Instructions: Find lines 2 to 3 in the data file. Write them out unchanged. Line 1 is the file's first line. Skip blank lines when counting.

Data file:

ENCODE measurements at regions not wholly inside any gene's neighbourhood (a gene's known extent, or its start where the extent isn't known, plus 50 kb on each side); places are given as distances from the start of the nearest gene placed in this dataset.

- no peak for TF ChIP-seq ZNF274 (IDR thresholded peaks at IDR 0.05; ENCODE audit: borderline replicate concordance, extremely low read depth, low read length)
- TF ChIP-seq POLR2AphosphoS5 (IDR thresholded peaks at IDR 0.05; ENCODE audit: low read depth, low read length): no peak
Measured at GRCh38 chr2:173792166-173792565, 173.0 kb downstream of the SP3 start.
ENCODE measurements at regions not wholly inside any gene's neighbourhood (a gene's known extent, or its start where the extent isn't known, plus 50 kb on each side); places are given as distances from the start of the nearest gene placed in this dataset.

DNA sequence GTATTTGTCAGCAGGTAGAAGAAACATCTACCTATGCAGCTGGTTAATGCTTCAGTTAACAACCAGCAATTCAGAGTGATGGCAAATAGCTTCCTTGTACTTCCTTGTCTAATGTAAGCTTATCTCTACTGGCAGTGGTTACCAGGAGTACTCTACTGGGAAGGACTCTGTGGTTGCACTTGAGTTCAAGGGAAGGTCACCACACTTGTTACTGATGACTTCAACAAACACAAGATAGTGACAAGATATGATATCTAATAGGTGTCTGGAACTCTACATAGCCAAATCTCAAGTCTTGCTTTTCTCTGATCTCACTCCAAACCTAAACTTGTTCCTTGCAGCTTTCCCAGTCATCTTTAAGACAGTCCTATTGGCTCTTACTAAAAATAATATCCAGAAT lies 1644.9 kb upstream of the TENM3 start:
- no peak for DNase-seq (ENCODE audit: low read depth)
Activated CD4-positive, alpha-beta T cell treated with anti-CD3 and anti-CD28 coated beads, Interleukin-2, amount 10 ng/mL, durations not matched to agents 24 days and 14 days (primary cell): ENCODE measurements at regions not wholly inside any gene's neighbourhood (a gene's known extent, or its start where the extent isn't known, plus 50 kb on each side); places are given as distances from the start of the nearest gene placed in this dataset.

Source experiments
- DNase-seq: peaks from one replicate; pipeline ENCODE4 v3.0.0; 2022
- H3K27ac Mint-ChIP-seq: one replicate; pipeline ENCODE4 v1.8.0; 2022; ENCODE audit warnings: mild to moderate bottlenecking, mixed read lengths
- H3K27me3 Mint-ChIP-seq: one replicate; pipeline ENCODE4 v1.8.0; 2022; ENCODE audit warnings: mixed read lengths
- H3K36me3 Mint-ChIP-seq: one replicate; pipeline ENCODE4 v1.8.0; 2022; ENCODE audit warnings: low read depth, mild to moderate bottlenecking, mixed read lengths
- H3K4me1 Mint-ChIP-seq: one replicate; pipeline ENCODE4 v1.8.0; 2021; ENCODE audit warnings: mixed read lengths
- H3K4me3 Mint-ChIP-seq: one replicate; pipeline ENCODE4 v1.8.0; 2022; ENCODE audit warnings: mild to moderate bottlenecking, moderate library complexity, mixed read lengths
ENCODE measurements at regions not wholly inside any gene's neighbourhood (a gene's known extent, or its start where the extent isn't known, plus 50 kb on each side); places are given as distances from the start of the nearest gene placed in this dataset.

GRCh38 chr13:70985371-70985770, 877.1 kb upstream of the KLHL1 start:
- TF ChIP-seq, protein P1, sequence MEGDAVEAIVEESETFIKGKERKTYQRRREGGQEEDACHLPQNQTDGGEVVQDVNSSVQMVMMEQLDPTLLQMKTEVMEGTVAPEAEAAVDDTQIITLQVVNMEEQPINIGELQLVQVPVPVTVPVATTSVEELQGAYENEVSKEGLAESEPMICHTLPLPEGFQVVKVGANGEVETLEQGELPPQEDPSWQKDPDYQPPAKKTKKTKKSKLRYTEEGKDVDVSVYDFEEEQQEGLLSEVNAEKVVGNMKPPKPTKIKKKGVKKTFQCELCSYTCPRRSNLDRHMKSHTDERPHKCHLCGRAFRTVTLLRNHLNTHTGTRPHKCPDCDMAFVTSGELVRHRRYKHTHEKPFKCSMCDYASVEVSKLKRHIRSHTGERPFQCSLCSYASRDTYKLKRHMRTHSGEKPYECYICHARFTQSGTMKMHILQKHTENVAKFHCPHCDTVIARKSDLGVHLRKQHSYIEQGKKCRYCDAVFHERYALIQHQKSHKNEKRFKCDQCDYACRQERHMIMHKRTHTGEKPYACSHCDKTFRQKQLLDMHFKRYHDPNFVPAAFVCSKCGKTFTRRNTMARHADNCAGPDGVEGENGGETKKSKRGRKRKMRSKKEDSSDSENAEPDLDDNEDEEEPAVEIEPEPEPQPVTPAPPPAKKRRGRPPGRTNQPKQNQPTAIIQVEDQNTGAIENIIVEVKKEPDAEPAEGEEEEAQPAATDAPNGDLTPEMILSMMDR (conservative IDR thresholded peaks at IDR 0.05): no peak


- no peak for TF ChIP-seq ZNF274 (IDR thresholded peaks at IDR 0.05; ENCODE audit: borderline replicate concordance, extremely low read depth, low read length)
- TF ChIP-seq POLR2AphosphoS5 (IDR thresholded peaks at IDR 0.05; ENCODE audit: low read depth, low read length): no peak